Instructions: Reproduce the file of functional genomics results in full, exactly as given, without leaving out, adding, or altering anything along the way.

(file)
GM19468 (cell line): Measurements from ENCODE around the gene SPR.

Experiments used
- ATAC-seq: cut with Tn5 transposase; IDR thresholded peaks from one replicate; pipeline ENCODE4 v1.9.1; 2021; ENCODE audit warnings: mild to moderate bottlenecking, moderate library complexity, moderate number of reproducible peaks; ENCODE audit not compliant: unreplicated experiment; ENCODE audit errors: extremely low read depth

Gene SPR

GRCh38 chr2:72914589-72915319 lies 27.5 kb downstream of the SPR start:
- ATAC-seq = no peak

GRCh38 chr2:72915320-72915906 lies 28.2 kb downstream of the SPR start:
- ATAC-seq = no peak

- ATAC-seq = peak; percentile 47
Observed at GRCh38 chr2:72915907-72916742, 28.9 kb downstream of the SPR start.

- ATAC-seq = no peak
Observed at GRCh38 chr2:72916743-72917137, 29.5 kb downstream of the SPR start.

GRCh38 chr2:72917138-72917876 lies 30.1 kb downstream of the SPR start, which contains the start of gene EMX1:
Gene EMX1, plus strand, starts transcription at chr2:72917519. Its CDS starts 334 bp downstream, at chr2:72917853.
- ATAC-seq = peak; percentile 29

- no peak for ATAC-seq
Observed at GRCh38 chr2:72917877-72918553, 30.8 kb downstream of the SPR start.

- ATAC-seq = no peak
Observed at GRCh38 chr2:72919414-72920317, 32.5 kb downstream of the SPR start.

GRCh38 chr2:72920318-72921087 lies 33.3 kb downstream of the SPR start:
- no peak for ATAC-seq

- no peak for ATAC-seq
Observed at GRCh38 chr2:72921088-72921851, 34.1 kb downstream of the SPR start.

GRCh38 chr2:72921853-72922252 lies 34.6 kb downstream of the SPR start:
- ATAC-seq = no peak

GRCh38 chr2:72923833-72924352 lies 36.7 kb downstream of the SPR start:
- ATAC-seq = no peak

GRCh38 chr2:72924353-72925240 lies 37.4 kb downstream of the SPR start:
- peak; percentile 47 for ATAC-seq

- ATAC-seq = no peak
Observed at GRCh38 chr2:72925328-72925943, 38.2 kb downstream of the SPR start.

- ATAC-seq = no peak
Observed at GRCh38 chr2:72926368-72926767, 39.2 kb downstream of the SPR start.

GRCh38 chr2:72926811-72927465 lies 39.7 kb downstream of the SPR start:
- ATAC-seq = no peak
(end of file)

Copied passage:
GM19468 (cell line): Measurements from ENCODE around the gene SPR.

Experiments used
- ATAC-seq: cut with Tn5 transposase; IDR thresholded peaks from one replicate; pipeline ENCODE4 v1.9.1; 2021; ENCODE audit warnings: mild to moderate bottlenecking, moderate library complexity, moderate number of reproducible peaks; ENCODE audit not compliant: unreplicated experiment; ENCODE audit errors: extremely low read depth

Gene SPR

GRCh38 chr2:72914589-72915319 lies 27.5 kb downstream of the SPR start:
- ATAC-seq = no peak

GRCh38 chr2:72915320-72915906 lies 28.2 kb downstream of the SPR start:
- ATAC-seq = no peak

- ATAC-seq = peak; percentile 47
Observed at GRCh38 chr2:72915907-72916742, 28.9 kb downstream of the SPR start.

- ATAC-seq = no peak
Observed at GRCh38 chr2:72916743-72917137, 29.5 kb downstream of the SPR start.

GRCh38 chr2:72917138-72917876 lies 30.1 kb downstream of the SPR start, which contains the start of gene EMX1:
Gene EMX1, plus strand, starts transcription at chr2:72917519. Its CDS starts 334 bp downstream, at chr2:72917853.
- ATAC-seq = peak; percentile 29

- no peak for ATAC-seq
Observed at GRCh38 chr2:72917877-72918553, 30.8 kb downstream of the SPR start.

- ATAC-seq = no peak
Observed at GRCh38 chr2:72919414-72920317, 32.5 kb downstream of the SPR start.

GRCh38 chr2:72920318-72921087 lies 33.3 kb downstream of the SPR start:
- no peak for ATAC-seq

- no peak for ATAC-seq
Observed at GRCh38 chr2:72921088-72921851, 34.1 kb downstream of the SPR start.

GRCh38 chr2:72921853-72922252 lies 34.6 kb downstream of the SPR start:
- ATAC-seq = no peak

GRCh38 chr2:72923833-72924352 lies 36.7 kb downstream of the SPR start:
- ATAC-seq = no peak

GRCh38 chr2:72924353-72925240 lies 37.4 kb downstream of the SPR start:
- peak; percentile 47 for ATAC-seq

- ATAC-seq = no peak
Observed at GRCh38 chr2:72925328-72925943, 38.2 kb downstream of the SPR start.

- ATAC-seq = no peak
Observed at GRCh38 chr2:72926368-72926767, 39.2 kb downstream of the SPR start.

GRCh38 chr2:72926811-72927465 lies 39.7 kb downstream of the SPR start:
- ATAC-seq = no peak